I vaguely remember dating as a shy teenager. I mostly recall hating it. I would beg my sister Roxanne not to leave me alone in our family room with the guy, no matter how sweet she thought he was and how perfect for me. But her instincts were often right, and she never listened to me anyway. She would give an excuse like she had forgotten if she had put the cat out yet, wink at me and disappear for an hour.
On the day Israel was reborn – May 14, 1948 – I was a teenager living in my hometown of Melbourne, Australia. I heard the announcement on the radio as part of the evening news but it registered little more with me than other international events. My parents had listened to the radio as the UN voted on partition in November 1947, and even though it was an event far removed from our lives, they were so proud that Australia voted in favor of the establishment of the state of Israel.
BERLIN - The Germany military's counter-intelligence agency is looking into 275 suspected right-wing extremists in its ranks, including a soldier heard saying "Heil Hitler," the Defense Ministry has told parliament in a letter seen by Reuters on Sunday. About 143 of the cases were reported last year and 53 this year, the ministry wrote in its 15-page answer, detailing incidents of soldiers performing Nazi salutes or uttering racist remarks against servicemen with migrant backgrounds.
Muck Rack makes it simple to find people, tweets, or articles that mention any name, keyword, company, hashtag etc. We've compiled this guide to help you make the most of your search.
Selecting a term
Start searching tweets, articles from media outlets, articles mentioned in tweets, journalists'
names, titles and bios with some suggested searches:
Companies or Topics (e.g. iPhone, Microsoft)
Phrases (e.g. "cloud computing") — use quotes to keep the terms together
Twitter handles (e.g. @username) — returns those who have mentioned or replied to
Names (e.g. "David Pogue")
Hashtags (e.g. #sxsw, #london2012)
Bio details (e.g. vegan, Olympics, father)
Muck Rack's Advanced Search allows for many boolean operators.
Find results that mention multiple specified terms, use AND or
+. For example, ensure each result contains both Elon Musk and Mark Zuckerberg by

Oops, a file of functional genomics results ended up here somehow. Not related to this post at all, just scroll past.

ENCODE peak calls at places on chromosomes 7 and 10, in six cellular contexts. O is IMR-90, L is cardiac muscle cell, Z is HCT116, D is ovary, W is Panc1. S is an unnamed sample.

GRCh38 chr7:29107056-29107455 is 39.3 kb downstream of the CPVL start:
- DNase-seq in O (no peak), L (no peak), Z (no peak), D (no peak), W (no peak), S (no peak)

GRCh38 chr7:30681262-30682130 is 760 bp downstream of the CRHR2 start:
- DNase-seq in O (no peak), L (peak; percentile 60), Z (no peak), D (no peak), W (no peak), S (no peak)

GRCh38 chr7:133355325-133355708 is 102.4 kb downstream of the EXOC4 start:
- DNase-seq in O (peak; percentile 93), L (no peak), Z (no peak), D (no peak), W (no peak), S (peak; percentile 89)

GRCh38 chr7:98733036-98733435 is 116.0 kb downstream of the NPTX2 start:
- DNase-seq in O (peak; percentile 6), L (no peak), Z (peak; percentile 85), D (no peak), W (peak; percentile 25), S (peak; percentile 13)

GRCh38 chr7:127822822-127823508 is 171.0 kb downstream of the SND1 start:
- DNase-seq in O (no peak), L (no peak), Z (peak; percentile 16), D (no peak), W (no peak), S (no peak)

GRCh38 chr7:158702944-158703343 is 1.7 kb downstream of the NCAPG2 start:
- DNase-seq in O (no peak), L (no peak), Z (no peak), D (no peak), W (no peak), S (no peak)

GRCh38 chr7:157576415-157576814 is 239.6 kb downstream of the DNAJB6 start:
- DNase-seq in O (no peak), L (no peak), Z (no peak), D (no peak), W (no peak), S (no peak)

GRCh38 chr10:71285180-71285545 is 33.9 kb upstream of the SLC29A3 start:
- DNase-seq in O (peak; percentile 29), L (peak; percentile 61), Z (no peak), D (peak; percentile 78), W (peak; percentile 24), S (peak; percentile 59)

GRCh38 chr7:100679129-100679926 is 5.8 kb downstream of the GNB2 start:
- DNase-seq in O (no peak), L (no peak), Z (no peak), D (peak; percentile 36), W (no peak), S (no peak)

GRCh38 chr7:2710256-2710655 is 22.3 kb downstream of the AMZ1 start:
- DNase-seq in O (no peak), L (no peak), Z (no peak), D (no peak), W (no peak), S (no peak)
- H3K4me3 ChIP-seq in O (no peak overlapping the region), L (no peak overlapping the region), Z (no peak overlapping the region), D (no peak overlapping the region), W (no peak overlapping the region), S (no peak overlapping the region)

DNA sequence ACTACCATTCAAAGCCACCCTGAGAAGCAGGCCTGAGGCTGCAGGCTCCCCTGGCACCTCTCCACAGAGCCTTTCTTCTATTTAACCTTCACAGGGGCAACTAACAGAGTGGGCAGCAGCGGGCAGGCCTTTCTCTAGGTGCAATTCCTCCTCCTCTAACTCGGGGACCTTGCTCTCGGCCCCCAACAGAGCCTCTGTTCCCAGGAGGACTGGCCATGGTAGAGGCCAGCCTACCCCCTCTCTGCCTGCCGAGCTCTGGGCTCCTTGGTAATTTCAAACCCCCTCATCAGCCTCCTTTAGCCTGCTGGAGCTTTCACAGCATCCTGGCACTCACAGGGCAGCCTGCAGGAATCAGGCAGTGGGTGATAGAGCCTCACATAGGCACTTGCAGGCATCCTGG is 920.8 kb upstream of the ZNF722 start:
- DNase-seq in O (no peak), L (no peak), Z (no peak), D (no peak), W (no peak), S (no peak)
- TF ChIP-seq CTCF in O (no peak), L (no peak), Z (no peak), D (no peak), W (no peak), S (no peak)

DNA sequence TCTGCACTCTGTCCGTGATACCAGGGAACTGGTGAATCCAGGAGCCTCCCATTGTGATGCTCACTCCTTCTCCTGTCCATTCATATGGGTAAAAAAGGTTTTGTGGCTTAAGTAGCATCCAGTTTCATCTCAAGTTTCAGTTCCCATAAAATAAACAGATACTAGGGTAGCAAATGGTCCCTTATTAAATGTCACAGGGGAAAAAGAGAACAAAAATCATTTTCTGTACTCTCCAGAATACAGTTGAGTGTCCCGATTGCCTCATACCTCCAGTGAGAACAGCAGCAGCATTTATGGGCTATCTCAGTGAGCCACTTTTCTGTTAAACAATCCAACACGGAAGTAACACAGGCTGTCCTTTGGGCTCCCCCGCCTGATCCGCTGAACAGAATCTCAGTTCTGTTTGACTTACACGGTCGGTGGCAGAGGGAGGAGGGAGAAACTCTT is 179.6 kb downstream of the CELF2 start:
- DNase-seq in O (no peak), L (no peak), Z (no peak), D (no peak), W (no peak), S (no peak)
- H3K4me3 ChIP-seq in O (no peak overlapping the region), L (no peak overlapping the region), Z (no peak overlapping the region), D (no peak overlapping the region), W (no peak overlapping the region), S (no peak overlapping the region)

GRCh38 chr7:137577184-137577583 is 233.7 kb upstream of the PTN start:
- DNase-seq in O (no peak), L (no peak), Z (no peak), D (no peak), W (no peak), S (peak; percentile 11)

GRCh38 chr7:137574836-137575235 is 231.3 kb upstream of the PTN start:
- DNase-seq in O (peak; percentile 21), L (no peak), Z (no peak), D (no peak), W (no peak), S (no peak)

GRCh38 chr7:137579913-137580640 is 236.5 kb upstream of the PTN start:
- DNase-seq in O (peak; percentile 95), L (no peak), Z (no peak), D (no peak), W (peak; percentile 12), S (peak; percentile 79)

searching Musk AND Zuckerberg or Musk + Zuckerberg.
Use the operators OR or , to broaden your search when you'd like either of
multiple terms to appear in results. (This is the default behavior of our search when no operators
are used). For example, results will contain either cake or cookie by searching cake OR cookie or cake,cookie
Use NOT or - to subtract results from your search. For
example, searching Disney will yield results about the Walt Disney Company as well as Walt Disney
World Resort. To exclude mentions of Disney World, search for Disney -World or Disney
When using one of these operators with a phrase, enclose it in quotation marks. For example, you can
find results about smartphones excluding Apple's iPhone 4S by searching smartphone -"iPhone
Exact case matching or punctuation
If you're searching for a brand name or keyword that relies on specific punctuation marks or capitalization, you can
find results that match your exact query by adding matchcase: before the keyword you're searching for, like matchcase:E*TRADE .
Use parentheses to separate multiple
boolean phrases. For example, to find journalists talking about having fun in Disney World or
Disneyland, search for ("disney world" OR disneyland) AND fun.
An asterisk can be used to search for any variation of a root word truncated by the asterisk. For example, searching for admin* will return results for administrator, administration, administer, administered, etc.
A near operator is an AND operator where you can control the distance between the words. You can vary the distance the near operation uses by adding a forward slash and number (between 0-99) such as strawberries NEAR/10 "whipped cream", which means the strawberries must exist within 10 words of "whipped cream".